To assist states with meeting section 110(a)(2)(D)(i)(I) requirements for the 2008 ozone NAAQS, the EPA has conducted interstate ozone transport modeling, provided informational memos, issued two Notices of Data Availability (NODAs), and issued regional rules that use the four-step framework to evaluate states' interstate transport obligations. The modeling data were developed to inform our analysis, in various actions, of downwind air quality problems and upwind state impacts on those problems. We published and requested public comment on interstate ozone transport modeling data for two different analytic years. For the purposes of this document, we will be referring to the data from these as the “Transport Future Year 2017 modeling” [5] and the “Transport Future Year 2023 modeling.” [6] The final version of the Transport Future Year 2017 modeling was released with the CSAPR Update and included projections of downwind nonattainment and maintenance receptors as well as calculations of the projected impacts of upwind states to these downwind receptors. The latest version of the Transport Future Year 2023 modeling relied on in this action was released in an October 27, 2017 memorandum “Supplemental Information on the Interstate Transport State Implementation Plan Submissions for the 2008 Ozone National Ambient Air Quality Standards under Clean Air Act Section 110(a)(2)(D)(i)(I).” [7] The Start Printed Page 66100modeling projections of downwind nonattainment and maintenance receptors as well as calculations of the projected impacts of upwind states to these downwind receptors was released in a March 27, 2018 memorandum “Information on the Interstate Transport State Implementation Plan Submissions for the 2015 Ozone National Ambient Air Quality Standards under Clean Air Act Section 110(a)(2)(D)(i)(I).” [8]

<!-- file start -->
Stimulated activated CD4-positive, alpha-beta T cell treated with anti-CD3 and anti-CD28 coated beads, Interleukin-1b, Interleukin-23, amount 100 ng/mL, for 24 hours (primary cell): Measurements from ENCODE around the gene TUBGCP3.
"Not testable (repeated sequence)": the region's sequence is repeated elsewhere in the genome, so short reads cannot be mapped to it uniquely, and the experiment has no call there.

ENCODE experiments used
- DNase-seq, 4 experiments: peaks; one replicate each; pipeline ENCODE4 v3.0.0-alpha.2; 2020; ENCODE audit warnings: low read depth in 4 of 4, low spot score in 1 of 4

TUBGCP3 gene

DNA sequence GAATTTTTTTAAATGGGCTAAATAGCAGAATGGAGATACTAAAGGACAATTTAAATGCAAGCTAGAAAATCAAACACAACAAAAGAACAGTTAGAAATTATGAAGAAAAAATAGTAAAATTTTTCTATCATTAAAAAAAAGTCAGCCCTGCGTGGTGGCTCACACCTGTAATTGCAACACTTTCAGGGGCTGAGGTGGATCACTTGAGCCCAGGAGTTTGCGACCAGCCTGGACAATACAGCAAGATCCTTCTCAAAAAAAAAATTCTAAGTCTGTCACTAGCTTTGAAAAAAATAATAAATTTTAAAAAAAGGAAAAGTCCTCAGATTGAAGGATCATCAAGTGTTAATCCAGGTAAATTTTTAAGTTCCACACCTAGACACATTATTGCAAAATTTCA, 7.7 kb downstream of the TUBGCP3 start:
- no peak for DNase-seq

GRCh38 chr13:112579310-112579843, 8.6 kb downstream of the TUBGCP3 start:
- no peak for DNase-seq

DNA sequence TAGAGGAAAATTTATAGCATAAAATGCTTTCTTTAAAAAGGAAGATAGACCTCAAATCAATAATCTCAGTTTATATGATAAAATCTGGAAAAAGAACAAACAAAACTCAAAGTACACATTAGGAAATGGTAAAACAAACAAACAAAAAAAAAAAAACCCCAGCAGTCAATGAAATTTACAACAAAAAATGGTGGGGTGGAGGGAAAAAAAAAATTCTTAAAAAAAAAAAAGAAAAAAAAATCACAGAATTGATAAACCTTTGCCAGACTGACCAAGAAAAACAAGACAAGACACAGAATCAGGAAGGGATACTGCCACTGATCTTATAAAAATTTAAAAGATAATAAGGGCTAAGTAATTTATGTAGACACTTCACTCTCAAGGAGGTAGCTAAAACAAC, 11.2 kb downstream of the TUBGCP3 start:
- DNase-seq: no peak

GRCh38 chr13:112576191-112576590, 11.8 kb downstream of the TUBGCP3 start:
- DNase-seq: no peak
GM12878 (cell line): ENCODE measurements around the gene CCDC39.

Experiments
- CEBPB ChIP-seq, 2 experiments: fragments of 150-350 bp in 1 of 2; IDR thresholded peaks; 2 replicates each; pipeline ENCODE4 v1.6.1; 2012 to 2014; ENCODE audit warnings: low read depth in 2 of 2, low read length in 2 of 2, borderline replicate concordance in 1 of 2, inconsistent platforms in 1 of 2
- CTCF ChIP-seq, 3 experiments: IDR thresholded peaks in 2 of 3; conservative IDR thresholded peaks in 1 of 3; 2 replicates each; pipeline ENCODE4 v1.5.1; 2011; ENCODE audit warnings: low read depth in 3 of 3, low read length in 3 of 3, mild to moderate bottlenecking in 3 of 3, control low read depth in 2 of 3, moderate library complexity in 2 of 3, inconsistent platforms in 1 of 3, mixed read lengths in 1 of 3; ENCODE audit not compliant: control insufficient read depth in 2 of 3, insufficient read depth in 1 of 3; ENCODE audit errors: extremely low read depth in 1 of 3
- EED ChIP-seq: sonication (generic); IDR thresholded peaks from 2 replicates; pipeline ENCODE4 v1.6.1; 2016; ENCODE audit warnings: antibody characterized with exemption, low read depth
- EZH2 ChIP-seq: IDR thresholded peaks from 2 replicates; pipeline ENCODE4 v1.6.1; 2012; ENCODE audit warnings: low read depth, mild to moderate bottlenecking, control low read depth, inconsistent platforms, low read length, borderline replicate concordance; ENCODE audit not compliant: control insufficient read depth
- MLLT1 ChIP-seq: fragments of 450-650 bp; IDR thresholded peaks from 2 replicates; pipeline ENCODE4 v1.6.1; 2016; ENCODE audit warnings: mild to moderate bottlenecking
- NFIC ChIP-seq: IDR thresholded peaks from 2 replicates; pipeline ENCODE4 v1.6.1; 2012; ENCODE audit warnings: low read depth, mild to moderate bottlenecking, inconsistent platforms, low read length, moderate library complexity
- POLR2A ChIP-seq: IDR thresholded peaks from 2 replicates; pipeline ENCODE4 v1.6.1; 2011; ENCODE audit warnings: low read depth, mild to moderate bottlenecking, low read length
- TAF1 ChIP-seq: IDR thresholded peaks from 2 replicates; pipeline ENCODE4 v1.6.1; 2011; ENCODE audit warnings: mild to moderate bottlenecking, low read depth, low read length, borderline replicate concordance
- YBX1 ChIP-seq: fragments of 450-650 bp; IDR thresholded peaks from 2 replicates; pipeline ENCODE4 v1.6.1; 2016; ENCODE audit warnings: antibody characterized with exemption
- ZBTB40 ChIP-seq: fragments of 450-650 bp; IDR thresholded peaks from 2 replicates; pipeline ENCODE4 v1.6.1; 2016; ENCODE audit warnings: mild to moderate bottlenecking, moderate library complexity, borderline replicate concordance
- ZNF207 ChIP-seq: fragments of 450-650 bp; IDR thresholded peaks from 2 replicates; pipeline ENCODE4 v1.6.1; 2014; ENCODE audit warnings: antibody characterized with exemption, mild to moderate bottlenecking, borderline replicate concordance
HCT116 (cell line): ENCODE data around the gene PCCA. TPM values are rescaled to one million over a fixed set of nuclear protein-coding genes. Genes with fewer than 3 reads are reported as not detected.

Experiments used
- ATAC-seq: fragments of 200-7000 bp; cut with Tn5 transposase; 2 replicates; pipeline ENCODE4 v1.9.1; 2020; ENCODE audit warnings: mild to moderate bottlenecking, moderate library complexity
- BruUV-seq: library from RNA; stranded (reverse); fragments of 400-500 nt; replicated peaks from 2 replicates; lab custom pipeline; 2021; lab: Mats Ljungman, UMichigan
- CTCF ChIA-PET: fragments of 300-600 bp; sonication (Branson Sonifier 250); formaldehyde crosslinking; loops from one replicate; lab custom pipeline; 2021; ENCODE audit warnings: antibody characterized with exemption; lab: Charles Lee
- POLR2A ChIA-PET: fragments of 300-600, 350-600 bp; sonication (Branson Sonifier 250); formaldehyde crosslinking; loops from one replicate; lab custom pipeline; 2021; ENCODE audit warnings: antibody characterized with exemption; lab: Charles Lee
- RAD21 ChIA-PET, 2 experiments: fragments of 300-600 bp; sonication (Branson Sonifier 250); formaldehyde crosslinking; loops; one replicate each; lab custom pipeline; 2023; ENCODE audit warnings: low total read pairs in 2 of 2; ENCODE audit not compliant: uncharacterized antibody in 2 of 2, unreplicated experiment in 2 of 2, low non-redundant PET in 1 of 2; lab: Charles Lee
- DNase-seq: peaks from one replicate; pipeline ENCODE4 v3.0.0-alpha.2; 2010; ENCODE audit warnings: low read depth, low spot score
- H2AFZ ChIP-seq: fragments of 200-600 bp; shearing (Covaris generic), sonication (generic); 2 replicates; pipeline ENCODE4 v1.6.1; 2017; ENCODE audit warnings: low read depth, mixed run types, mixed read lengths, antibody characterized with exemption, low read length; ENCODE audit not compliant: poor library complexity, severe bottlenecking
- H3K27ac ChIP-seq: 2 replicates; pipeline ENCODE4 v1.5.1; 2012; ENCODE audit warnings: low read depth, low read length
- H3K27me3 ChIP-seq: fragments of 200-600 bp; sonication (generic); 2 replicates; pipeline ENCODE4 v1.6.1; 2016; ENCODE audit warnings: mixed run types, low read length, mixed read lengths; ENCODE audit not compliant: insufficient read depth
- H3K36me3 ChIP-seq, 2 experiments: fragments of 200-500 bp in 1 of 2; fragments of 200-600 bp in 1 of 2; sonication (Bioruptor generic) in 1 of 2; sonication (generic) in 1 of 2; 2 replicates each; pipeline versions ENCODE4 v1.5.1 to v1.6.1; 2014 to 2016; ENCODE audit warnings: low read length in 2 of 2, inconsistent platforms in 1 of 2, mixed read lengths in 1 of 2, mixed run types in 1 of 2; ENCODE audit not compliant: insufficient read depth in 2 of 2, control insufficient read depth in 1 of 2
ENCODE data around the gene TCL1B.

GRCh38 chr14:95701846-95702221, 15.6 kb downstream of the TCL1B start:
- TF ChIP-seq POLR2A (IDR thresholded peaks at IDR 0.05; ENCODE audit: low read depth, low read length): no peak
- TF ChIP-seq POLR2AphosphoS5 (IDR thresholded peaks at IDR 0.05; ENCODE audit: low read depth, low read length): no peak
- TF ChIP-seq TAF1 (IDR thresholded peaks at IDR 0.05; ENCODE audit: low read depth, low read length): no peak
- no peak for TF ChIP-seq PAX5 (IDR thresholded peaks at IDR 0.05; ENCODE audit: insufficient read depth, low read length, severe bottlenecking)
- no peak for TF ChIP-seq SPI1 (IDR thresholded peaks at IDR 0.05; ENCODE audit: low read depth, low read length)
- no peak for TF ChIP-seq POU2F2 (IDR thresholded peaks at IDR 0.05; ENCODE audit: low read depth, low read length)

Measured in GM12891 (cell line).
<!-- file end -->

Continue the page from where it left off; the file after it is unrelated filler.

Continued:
Using the four step framework and considering the information in the memos, the underlying modeling information and NODA's discussed above, EPA conducted a Weight of Evidence (WOE) evaluation of the State of New Mexico SIP submittal (submitted by the New Mexico Environment Department), the City of Albuquerque—Bernalillo County SIP submittal (submitted by the City of Albuquerque Environmental Health Department) and the New Mexico SIP.

II. New Mexico's and City of Albuquerque-Bernalillo County's NAAQS Infrastructure Submissions

The New Mexico Environment Department (NMED) and City of Albuquerque Environmental Health Department (EHD) each provided submissions intended to demonstrate how the existing New Mexico SIP meets the applicable 110(a)(2)(D)(i)(I) requirements for the 2008 ozone NAAQS. The NMED submittal was received on October 10, 2018 [9] while the EHD submittal was made on October 4, 2018. Because the City of Albuquerque and Bernalillo County are a separate, combined jurisdiction from the rest of New Mexico for air quality purposes, the agencies for each jurisdiction made separate submittals to EPA for the 110(a)(2)(D)(i)(I) requirement for 2008 ozone NAAQS. NMED made the submittal on behalf of the New Mexico governor for the City of Albuquerque—Bernalillo County. NMED made the submittal covering the remainder of the State. Each submittal applied a common analytical framework addressing the State as a whole.